COVINGTON - A well supplying water to Highlands at Haynes Creek subdivision on Mount Zion Road has been found to have radioactive contaminant levels that exceed federal standards.
The well was a backup and was not used as a primary source for drinking water, according to Georgia Environmental Protection Division spokesman Kevin Chambers.
"This does not pose an imminent health threat," Chambers said.
The well contains radionuclides, which are naturally occurring and are caused when small amounts of uranium or radium dissolve from the underlying rocks.
The well exceeds federal standards for uranium and total alpha particles. The occurrence of radionuclides in wells is sporadic, and wells in close proximity often contain different levels, Chambers said.
"Residents can drink the water and use the water for bathing, cooking and washing. The main well was tested and not found to have radionuclides," he said.
If the water were consumed, at a rate of eight to 10 glasses per day for a year, the amount of radiation ingested would be equal to one chest X-ray, Chambers said, adding that the body passes most of the contaminants.
The well system in Highlands at Haynes Creek serves 90 houses, or about 240 residents. Because it is considered a public water system, it is subject to monitoring by the EPD.
The system is owned by North Georgia Water Systems Inc., a company owned by Dan Elder III.
It will be up to the system owner to determine the best way to address the problem, Chambers said.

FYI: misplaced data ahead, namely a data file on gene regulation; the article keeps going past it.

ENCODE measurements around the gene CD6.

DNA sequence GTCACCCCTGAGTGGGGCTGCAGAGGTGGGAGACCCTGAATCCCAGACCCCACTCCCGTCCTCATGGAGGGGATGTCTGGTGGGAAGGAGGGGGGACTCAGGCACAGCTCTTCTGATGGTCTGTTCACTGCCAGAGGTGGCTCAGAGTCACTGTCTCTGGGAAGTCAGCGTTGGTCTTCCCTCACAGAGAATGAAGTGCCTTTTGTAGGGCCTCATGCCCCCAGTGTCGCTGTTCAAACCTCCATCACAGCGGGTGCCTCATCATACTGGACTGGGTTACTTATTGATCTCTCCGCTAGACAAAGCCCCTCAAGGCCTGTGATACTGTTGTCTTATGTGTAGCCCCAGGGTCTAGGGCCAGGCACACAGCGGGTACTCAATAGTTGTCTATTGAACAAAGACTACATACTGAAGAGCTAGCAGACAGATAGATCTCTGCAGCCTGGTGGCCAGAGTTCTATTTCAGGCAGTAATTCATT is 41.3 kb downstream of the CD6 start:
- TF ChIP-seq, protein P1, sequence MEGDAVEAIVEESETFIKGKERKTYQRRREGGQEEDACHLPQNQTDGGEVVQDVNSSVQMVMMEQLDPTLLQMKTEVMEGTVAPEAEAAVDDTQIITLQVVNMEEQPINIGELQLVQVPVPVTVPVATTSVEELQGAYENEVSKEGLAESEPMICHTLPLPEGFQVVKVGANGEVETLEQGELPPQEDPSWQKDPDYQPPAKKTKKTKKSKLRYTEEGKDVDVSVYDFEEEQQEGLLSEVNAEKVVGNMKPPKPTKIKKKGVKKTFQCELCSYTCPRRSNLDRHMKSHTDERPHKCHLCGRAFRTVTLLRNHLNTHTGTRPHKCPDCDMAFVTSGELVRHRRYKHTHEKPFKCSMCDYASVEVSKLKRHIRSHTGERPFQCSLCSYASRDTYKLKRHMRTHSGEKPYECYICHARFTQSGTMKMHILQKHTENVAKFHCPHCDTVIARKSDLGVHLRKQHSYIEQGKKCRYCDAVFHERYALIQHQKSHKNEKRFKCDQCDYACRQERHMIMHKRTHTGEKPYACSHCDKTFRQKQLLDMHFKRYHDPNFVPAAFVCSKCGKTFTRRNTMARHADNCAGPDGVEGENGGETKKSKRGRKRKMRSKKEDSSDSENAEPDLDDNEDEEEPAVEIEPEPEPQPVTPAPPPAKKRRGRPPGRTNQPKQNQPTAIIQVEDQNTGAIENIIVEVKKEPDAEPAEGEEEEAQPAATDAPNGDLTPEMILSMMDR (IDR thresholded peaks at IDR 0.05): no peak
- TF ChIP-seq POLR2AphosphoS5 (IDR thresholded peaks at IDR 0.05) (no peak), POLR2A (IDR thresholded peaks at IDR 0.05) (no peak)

The owner can permanently discontinue use of the well, connect to another public water system or explore treatment options to remove radionuclides.
A third well is being evaluated to determine if it will be suitable for drinking water, Chambers said.
"It is the responsibility of the public water system to notify all their customers. The owner of the public water system has placed a notice in the customers' bills and has provided more detailed information to those customers who have requested it," he said.
Signs have also been posted at the entrance of the subdivision.
The EPD is monitoring the well on a quarterly basis until four consecutive samples test below the federal drinking water limits.
The U.S. Environmental Protection Agency has implemented more stringent regulations for drinking water standards that are causing systems that would normally pass muster to receive notices to reduce radionuclide levels, Chambers said.
Twenty-six water systems in Georgia received similar notices recently, he said.
Crystal Tatum can be reached at firstname.lastname@example.org.